It could be argued that effective claims management is key in fostering the insurer–customer relationship. For insurance customers, it’s the critical “moment of truth,” where a bad experience during the claims process can make them flee quicker than any other interaction in the insurance value chain.

This, along with claims leakage caused by human error or fraud, affects profitability. For these reasons, claims auditing is one of the crucial tasks that insurers must undertake to maximize efficiency in claims management. Today, emerging technologies such as robotic process automation (RPA), robotic desktop automation (RDA), and cognitive document processing (CDP) can completely transform the claims audit process to improve productivity and efficiency while decreasing costs.

What is claims auditing?

Whether it’s due to consumer complaints registered with state regulators or simply a matter of internal corporate governance, all insurers routinely perform claims audits. Claims auditing tends to be very manually intensive with mountains of paperwork to process. The audit team spends hours rigorously poring through large files, typically with a checklist of questions in hand. Some of the questions are simple (e.g., how fast was the response to the first notice of loss?), while others are complicated (e.g., how much money was paid to settle a claim? If a payment was made, was the deductible taken? Was there a lawsuit?)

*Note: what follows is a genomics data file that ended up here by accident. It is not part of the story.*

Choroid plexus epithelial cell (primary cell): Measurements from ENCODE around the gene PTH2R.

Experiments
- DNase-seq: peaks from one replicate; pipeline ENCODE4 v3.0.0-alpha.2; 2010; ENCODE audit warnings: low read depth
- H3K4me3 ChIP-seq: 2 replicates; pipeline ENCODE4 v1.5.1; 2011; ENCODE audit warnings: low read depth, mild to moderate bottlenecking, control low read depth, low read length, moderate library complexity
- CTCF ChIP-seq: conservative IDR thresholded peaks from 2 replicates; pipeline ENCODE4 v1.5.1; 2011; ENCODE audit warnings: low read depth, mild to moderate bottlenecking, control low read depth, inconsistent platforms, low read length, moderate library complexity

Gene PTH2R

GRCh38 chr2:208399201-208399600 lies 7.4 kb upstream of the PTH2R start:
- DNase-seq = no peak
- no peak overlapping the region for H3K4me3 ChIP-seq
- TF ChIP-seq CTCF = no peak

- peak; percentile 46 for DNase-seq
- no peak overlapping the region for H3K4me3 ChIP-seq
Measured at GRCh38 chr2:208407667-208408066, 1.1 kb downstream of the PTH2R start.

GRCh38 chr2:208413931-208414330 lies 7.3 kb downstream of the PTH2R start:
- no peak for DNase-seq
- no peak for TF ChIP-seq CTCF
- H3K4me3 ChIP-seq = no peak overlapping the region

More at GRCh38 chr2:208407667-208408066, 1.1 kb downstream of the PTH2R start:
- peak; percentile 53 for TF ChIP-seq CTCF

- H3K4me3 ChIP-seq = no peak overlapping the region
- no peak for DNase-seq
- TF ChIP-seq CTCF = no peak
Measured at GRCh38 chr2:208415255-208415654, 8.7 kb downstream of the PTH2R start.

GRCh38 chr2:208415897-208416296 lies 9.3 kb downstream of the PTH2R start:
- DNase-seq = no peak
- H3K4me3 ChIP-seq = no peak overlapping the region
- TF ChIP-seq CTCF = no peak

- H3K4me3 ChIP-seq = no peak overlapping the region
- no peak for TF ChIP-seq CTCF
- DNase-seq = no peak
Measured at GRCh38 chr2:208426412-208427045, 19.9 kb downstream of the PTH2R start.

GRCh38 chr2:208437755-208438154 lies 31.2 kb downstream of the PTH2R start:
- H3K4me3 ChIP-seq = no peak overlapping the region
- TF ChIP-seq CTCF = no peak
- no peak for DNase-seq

Answering simple, traditional audit questions is not an efficient use of a claims auditor’s time. Auditors are better served answering complicated questions that require judgment and analysis. With RPA or RDA, auditors can do just that. These robotic automation tools can answer more than 50% of the questions, allowing skilled auditors to focus on value-added activities.

What are RPA and RDA?

RPA is a process automation technology that combines preset “rules” with workflow execution tools and is programmed to follow predetermined actions around the clock. Its rules-based nature allows for easy completion of repetitive tasks. It is also easy to adjust the number of robots (bots) in a short time-span, making scalability easy to achieve.

RDA is “attended” RPA in the sense that it requires human intervention to determine what to automate and when to start the process.

In a claims audit, where auditors answer numerous questions regarding issues such as customer service, coverage, investigation, evaluation, negotiation, or reserving, RPA and RDA can eliminate the inevitable human error made while going through paperwork to get answers to some of the more manually calculated questions.  Examples include: “Was first contact made?” “If a police report was available, was it ordered?” “Was the collision deductive taken?” “If witnesses existed, were statements taken?” “Was deprecation taken?” and “Did UCP letters go out in a timely manner?”

But while RPA and RDA can automate the process of answering the more straightforward calculated questions, there are times when someone still has to go through a claims file and sort and review dozens of documents, just looking for a simple sentence, such as: “made first contact and explained the process.” But what if technology could handle that too? This is where CDP comes in.

What is CDP?